Heard the one about the council developing a house in multiple occupation for social renters? Jess McCabe visits to find out more
Exmouth’s beach glimmers in the sunshine as children rush about on the sand, followed at a slower pace by acompanying adults. It’s a scene that has played out since the 18th century, when this Devon town first hosted vacationing aristocrats, cut off from foreign climes by the French revolution.
But Exmouth isn’t just a resort town. The B&Bs for tourists are matched by their equivalent for local residents – Houses of Multiple Occupation, or HMOs.
Step away from the shore by a few hundred metres along St Andrew’s Road, and another shared house is under construction. On the face of it, this is just another red-brick Victorian terrace on a row of terraces, on a road with plenty of HMOs. In fact, this project is almost certainly a one-of-its-kind.
The first difference is the landlord and developer – unlike most HMOs, which are privately run and owned by individuals, the mastermind here is East Devon Council. Even more unusually, it will be let at a social rent to general needs tenants.
“A lot of young, single people, not necessarily with children, were coming to us to be housed.”
Amy Gilbert, property and asset manager, East Devon Council
Only a smattering of social landlords are going anywhere near the HMO market, despite plenty of discussion over the last few years.
Councils and housing associations alike have for decades offered shared housing for tenants with support needs – for example, disabled people’s housing, or supported housing for residents with mental health or addiction issues. But an HMO, run by a social landlord, for the single tenant? This model has been left to the private sector, often individual landlords with a decidedly mixed record on providing decent, safe housing.
And the second difference is the scale and ambition of this project, at a financially challenging time.
East Devon isn’t just finding a use for void stock – it bought this house for this purpose, paying about £248,000, and is now in the process of stripping it back, before retrofitting it with the needs of house-sharers in mind, to the challenging Enerphit Standard (see box, bottom of page).
The project, which East Devon expects to cost roughly £500,000 in total, will turn the building from a leaky Victorian into an airtight, super-energy efficient house. Walking around the inside of the building, it’s clear the scale of work required – the floor is being dug out and relaid, and the front and back are being covered in insulation.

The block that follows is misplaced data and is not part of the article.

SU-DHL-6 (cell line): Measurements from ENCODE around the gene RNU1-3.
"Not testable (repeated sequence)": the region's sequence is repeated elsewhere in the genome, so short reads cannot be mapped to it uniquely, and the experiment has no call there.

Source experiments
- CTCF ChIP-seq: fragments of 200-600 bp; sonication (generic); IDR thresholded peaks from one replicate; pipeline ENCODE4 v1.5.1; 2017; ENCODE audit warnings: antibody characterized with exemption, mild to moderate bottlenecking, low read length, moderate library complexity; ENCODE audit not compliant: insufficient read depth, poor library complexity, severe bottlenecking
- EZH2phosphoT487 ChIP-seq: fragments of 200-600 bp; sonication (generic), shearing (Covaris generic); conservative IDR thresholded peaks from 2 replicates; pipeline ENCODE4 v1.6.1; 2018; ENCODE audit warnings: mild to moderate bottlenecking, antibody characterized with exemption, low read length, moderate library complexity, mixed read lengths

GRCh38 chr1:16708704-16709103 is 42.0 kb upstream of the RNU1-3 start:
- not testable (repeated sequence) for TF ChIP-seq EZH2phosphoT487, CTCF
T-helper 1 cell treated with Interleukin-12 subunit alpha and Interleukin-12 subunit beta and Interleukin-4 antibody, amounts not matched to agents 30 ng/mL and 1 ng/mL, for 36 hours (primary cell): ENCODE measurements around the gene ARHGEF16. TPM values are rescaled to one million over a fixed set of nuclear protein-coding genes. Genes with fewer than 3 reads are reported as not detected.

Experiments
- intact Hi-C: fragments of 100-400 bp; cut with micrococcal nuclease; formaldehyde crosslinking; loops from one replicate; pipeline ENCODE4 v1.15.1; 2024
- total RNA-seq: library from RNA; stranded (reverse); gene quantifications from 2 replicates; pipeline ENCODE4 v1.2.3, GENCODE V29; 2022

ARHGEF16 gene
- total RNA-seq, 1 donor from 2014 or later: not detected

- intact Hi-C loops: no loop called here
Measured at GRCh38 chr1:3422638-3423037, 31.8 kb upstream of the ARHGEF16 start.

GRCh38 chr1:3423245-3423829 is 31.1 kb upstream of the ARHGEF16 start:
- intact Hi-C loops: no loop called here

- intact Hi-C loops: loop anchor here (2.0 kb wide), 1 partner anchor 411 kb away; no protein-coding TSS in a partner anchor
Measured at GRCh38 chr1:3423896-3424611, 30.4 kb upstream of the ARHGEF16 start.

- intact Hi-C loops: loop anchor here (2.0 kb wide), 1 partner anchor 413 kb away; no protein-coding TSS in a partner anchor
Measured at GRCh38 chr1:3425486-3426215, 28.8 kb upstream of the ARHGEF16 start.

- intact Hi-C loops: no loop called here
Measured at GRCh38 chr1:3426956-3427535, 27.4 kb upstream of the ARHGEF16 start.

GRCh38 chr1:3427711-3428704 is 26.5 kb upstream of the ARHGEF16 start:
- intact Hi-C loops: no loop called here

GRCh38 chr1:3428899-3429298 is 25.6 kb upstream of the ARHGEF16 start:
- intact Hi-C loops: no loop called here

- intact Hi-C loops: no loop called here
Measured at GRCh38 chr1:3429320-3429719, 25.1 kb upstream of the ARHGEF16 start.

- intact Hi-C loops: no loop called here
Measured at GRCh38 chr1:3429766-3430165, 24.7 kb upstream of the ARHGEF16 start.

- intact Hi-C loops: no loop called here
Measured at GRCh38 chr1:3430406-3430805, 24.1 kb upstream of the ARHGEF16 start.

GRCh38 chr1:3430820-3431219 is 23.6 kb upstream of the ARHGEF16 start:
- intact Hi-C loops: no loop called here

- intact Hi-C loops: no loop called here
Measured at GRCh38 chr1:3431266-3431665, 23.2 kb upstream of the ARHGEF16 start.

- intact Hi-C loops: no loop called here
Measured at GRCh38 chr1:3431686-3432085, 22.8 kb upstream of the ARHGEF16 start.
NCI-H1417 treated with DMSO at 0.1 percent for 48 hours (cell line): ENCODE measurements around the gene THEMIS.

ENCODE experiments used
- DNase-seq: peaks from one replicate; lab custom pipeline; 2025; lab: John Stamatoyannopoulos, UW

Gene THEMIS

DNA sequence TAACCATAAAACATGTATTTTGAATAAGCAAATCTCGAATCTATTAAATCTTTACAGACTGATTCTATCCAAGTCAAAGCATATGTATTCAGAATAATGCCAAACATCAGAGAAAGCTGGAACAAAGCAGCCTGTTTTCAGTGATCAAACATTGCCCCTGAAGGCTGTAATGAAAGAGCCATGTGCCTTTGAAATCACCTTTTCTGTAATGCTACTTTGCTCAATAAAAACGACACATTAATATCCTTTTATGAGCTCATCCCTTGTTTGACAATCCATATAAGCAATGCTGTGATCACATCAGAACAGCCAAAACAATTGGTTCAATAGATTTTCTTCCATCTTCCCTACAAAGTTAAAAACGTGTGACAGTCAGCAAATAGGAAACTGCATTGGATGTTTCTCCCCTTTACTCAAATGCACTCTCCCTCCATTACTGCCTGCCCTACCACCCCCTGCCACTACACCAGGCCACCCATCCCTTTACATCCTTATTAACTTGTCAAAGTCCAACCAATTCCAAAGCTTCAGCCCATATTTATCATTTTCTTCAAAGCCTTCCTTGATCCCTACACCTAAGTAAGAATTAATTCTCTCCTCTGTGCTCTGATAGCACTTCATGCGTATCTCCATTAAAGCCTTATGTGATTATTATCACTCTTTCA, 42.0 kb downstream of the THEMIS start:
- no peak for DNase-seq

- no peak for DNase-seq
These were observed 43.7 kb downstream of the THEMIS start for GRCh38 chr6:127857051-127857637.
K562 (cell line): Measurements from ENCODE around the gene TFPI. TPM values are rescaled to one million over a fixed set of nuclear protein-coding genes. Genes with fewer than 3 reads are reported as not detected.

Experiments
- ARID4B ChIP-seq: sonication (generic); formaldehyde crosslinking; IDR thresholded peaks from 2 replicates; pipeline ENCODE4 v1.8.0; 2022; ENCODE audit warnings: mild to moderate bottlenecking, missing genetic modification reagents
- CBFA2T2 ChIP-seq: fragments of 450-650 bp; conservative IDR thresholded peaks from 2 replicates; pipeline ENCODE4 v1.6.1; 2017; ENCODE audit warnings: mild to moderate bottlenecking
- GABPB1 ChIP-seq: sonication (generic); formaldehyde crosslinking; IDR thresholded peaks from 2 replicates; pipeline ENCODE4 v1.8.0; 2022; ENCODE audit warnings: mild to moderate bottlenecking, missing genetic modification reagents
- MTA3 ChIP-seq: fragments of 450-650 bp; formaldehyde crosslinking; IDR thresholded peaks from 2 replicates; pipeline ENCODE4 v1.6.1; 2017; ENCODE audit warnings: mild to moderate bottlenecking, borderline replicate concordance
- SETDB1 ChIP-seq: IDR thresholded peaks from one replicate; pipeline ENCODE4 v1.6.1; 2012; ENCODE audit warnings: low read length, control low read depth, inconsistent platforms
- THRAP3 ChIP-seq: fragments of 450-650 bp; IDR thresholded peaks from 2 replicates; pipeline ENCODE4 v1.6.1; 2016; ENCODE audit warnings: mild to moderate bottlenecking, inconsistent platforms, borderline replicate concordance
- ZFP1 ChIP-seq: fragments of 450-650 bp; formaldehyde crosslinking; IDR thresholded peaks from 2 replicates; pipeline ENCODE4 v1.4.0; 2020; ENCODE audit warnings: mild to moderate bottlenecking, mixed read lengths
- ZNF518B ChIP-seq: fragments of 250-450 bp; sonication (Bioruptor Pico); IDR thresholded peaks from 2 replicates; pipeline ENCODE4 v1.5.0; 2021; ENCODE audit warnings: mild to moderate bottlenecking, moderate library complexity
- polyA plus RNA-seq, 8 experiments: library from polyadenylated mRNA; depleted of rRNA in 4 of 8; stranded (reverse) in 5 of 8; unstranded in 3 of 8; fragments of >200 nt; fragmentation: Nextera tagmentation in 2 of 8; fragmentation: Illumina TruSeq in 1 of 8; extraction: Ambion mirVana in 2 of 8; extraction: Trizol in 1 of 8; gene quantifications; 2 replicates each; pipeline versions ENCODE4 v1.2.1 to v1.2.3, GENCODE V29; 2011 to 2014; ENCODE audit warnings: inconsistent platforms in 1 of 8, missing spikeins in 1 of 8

“Our enforcement section of the council are taking landlords to task all the time around that area.”
Amy Gilbert, East Devon Council
Naturally, one might wonder why the council is doing this – and how it will pull it off. The answer goes back to 2013.
“Studying our housing register, we realised that a lot of young, single people, not necessarily with children, were coming to us to be housed,” not a high priority for housing, explains Amy Gilbert, property and asset manager for East Devon Council. “We didn’t really have a lot of accommodation that met that need. So the idea of a shared house was born.”
Sharers moving in when construction is completed at the end of June will be aged between 21 and 55, single, and without any support needs. “We have a lot of people coming to us where their marriage is just ending and they’ve got all their belongings in a bag with them in reception,” Ms Gilbert adds, to describe the typical sort of person the council expects to house here.
“There’s a general assumption from the DWP that people shouldn’t be able to access self contained accommodation if they’re on benefits and of a certain age.”
Eamon McGoldrick, managing director, National Federation of ALMOs
From this came the concept of renovating the house to such a high specification. “We wanted to look at whether we could combine this and as well as providing a shared house, whether we would also be able to look at the issue of fuel poverty,” explains Ms Gilbert.
The first steps took place at the end of 2013, when the council bought the Victorian building.
The choice of site wasn’t accidental. “Our enforcement section of the council are taking landlords to task all the time around that area, around the standards of their accommodation and health issues,” notes Ms Gilbert. When it’s finished, the council hopes to encourage private HMO landlords to learn from this as an example.
A seventh room will be converted into an office for use by the council, with the aim of providing an occasional presence in the house in recognition of the increased management requirements of an HMO house.
“We’ve come across schemes that have collapsed at the last minute.”
Anna Clarke, senior research associate, Centre for Housing & Planning Research
Future residents will be referred by the council, and will pay a social rent of just under £100 a week, including service charges, which the council says is lower than the private sector equivalent. However, they won’t be getting a social tenancy – instead, they will get a license. This gives the council more leeway to evict if there is a problem with an individual. Residents’ stay in the house isn’t time-limited – but the council expects it will be a short stint for most to meet a temporary need. Residents will be able to live here as long as they like, however, assuming there are no problems.